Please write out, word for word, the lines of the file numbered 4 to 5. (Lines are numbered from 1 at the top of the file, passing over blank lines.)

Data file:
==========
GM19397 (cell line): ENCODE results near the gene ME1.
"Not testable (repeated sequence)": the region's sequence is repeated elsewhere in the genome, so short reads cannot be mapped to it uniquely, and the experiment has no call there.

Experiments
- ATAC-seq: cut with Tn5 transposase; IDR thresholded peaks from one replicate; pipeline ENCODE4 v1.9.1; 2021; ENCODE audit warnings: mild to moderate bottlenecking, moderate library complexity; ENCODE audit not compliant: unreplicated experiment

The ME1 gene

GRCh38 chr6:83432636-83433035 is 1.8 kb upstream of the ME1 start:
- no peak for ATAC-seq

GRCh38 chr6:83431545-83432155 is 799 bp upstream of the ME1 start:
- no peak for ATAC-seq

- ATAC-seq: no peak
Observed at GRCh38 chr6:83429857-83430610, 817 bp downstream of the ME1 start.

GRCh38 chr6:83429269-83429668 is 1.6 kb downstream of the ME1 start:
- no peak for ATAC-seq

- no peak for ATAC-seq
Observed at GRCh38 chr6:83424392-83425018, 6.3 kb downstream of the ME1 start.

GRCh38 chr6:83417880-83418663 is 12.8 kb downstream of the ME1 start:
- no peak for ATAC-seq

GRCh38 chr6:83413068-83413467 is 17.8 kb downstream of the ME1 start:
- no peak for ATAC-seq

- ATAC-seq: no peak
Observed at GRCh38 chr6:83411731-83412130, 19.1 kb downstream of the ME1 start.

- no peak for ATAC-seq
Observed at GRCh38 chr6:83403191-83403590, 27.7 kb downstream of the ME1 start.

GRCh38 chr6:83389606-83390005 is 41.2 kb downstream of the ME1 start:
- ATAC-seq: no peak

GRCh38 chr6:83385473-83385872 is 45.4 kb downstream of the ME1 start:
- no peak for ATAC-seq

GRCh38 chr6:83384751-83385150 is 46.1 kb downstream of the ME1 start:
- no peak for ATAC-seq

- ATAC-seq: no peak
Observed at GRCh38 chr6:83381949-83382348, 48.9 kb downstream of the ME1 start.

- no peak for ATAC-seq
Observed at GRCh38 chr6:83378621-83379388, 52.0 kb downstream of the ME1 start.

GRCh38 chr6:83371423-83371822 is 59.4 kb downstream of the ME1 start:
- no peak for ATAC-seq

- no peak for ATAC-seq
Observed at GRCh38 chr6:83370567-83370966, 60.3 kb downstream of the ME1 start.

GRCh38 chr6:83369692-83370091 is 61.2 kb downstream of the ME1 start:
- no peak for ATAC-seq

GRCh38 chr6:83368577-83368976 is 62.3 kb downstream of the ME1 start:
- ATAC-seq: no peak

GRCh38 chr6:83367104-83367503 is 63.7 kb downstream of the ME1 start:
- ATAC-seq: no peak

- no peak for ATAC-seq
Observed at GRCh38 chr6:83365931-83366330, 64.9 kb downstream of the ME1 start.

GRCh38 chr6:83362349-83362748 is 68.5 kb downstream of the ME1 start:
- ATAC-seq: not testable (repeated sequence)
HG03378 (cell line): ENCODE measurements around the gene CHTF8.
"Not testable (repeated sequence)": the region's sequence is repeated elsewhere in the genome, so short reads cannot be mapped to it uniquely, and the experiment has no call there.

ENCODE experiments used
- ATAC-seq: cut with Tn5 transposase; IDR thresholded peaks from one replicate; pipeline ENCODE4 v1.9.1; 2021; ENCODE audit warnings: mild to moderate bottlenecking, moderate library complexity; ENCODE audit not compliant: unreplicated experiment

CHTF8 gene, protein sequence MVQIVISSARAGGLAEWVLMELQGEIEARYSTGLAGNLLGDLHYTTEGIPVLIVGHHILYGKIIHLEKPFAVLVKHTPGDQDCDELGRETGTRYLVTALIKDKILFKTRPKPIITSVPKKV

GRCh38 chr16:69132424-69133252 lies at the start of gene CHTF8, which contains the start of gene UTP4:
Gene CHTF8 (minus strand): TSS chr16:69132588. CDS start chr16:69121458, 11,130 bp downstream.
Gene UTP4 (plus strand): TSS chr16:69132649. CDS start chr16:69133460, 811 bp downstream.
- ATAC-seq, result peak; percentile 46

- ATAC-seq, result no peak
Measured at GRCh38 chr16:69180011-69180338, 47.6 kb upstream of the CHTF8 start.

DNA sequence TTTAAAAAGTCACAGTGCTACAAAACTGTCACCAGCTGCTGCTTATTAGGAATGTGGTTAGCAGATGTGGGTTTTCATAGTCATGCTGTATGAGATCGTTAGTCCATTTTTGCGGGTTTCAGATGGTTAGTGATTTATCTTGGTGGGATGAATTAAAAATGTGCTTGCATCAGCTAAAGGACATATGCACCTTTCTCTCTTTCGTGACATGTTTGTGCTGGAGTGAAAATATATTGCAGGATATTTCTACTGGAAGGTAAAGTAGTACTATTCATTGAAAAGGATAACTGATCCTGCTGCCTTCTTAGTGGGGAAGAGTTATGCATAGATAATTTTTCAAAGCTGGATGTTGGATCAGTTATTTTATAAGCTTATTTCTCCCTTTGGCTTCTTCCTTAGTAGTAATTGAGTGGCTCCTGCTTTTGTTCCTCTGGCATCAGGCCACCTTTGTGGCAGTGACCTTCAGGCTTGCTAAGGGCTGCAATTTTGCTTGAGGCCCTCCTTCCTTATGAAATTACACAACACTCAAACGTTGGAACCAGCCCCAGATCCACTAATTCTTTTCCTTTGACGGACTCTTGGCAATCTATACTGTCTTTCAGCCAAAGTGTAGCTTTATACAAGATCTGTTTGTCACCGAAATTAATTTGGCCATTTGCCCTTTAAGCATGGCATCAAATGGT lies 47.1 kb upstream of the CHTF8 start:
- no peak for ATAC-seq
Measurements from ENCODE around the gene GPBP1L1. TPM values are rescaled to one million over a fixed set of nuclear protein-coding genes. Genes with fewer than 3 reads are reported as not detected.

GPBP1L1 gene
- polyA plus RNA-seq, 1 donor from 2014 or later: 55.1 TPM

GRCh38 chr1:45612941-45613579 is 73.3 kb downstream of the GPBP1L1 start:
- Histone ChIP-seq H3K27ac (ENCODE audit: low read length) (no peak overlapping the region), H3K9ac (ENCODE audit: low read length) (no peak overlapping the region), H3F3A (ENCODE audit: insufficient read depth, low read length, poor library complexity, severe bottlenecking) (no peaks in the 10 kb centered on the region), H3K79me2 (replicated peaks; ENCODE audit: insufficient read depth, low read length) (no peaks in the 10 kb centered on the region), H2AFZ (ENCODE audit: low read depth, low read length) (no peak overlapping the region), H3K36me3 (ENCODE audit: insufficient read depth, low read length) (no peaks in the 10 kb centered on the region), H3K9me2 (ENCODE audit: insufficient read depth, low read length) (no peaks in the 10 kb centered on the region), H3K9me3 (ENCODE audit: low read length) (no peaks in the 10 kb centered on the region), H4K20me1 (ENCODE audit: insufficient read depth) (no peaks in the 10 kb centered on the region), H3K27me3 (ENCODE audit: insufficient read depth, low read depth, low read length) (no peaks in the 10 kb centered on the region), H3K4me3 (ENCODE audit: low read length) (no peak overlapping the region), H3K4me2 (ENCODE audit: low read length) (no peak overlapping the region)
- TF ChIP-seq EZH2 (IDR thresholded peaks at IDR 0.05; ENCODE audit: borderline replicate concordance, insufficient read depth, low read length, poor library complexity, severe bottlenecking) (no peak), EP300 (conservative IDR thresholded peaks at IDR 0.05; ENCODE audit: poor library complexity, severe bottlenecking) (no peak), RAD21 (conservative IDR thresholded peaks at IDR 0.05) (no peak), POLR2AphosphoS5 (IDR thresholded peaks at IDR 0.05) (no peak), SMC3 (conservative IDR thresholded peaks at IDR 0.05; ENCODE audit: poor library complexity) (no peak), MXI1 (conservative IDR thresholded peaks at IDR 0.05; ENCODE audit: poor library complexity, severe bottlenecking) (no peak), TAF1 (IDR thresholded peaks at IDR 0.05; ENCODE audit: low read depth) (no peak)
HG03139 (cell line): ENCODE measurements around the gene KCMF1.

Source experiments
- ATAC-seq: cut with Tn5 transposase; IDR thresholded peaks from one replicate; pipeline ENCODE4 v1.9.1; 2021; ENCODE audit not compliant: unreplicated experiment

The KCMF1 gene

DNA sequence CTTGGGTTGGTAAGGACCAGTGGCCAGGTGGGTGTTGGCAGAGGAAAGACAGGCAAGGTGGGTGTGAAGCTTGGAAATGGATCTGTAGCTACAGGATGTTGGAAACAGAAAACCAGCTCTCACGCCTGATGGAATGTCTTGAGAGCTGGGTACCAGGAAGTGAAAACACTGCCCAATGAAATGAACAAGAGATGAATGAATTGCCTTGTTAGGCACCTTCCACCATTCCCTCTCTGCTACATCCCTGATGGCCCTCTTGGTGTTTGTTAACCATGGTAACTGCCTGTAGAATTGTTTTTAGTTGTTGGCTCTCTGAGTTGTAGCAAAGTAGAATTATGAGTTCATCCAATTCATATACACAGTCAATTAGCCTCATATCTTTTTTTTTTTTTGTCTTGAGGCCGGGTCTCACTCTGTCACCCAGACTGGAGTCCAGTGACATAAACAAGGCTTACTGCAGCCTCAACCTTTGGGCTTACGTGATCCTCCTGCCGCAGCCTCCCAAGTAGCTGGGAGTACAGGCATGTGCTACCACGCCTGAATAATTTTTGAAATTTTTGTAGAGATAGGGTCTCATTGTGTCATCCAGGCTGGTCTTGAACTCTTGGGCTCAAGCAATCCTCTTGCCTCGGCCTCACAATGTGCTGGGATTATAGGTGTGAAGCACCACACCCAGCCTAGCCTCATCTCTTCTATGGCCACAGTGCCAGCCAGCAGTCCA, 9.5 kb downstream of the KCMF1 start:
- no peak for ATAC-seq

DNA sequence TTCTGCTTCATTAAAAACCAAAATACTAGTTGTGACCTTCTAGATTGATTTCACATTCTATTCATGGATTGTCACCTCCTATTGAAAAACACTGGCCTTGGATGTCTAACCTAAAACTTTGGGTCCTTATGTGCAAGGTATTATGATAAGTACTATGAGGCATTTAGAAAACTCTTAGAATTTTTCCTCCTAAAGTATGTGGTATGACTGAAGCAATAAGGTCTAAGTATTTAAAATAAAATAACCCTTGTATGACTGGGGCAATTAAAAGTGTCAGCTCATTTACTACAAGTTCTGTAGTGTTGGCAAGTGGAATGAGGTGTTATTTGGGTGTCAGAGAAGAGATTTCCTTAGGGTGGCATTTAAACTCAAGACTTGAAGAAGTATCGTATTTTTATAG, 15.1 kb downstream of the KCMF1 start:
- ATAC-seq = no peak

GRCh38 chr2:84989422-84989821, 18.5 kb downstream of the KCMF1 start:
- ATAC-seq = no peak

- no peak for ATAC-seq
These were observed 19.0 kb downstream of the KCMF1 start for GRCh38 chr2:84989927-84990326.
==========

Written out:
- ATAC-seq: cut with Tn5 transposase; IDR thresholded peaks from one replicate; pipeline ENCODE4 v1.9.1; 2021; ENCODE audit warnings: mild to moderate bottlenecking, moderate library complexity; ENCODE audit not compliant: unreplicated experiment

The ME1 gene